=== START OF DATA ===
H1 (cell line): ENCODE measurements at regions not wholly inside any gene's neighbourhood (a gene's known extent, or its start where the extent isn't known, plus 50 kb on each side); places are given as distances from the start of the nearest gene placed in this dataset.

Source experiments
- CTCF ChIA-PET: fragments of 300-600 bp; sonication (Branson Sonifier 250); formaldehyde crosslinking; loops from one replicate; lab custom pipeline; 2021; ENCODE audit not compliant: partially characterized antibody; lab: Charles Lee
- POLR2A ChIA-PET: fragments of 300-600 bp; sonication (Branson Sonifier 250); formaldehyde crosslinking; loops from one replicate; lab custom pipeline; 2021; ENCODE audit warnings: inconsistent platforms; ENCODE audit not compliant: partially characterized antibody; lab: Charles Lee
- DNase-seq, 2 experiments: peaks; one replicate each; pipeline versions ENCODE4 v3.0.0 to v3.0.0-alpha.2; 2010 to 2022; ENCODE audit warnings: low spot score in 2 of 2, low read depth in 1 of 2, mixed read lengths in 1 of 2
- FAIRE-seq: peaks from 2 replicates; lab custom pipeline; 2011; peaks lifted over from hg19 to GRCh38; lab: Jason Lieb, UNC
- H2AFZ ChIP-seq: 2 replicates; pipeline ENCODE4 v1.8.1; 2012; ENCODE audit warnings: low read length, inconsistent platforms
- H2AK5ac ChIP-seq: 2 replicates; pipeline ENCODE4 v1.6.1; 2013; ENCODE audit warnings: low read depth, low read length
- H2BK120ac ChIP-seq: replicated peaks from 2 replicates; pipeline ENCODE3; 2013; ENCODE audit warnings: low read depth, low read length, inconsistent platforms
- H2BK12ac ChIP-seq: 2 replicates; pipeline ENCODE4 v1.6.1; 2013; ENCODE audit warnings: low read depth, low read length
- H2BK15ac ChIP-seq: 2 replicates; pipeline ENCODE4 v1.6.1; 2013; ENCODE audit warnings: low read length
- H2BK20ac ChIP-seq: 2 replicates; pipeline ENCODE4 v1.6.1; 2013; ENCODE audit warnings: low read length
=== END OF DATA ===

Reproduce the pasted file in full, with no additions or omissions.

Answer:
H1 (cell line): ENCODE measurements at regions not wholly inside any gene's neighbourhood (a gene's known extent, or its start where the extent isn't known, plus 50 kb on each side); places are given as distances from the start of the nearest gene placed in this dataset.

Source experiments
- CTCF ChIA-PET: fragments of 300-600 bp; sonication (Branson Sonifier 250); formaldehyde crosslinking; loops from one replicate; lab custom pipeline; 2021; ENCODE audit not compliant: partially characterized antibody; lab: Charles Lee
- POLR2A ChIA-PET: fragments of 300-600 bp; sonication (Branson Sonifier 250); formaldehyde crosslinking; loops from one replicate; lab custom pipeline; 2021; ENCODE audit warnings: inconsistent platforms; ENCODE audit not compliant: partially characterized antibody; lab: Charles Lee
- DNase-seq, 2 experiments: peaks; one replicate each; pipeline versions ENCODE4 v3.0.0 to v3.0.0-alpha.2; 2010 to 2022; ENCODE audit warnings: low spot score in 2 of 2, low read depth in 1 of 2, mixed read lengths in 1 of 2
- FAIRE-seq: peaks from 2 replicates; lab custom pipeline; 2011; peaks lifted over from hg19 to GRCh38; lab: Jason Lieb, UNC
- H2AFZ ChIP-seq: 2 replicates; pipeline ENCODE4 v1.8.1; 2012; ENCODE audit warnings: low read length, inconsistent platforms
- H2AK5ac ChIP-seq: 2 replicates; pipeline ENCODE4 v1.6.1; 2013; ENCODE audit warnings: low read depth, low read length
- H2BK120ac ChIP-seq: replicated peaks from 2 replicates; pipeline ENCODE3; 2013; ENCODE audit warnings: low read depth, low read length, inconsistent platforms
- H2BK12ac ChIP-seq: 2 replicates; pipeline ENCODE4 v1.6.1; 2013; ENCODE audit warnings: low read depth, low read length
- H2BK15ac ChIP-seq: 2 replicates; pipeline ENCODE4 v1.6.1; 2013; ENCODE audit warnings: low read length
- H2BK20ac ChIP-seq: 2 replicates; pipeline ENCODE4 v1.6.1; 2013; ENCODE audit warnings: low read length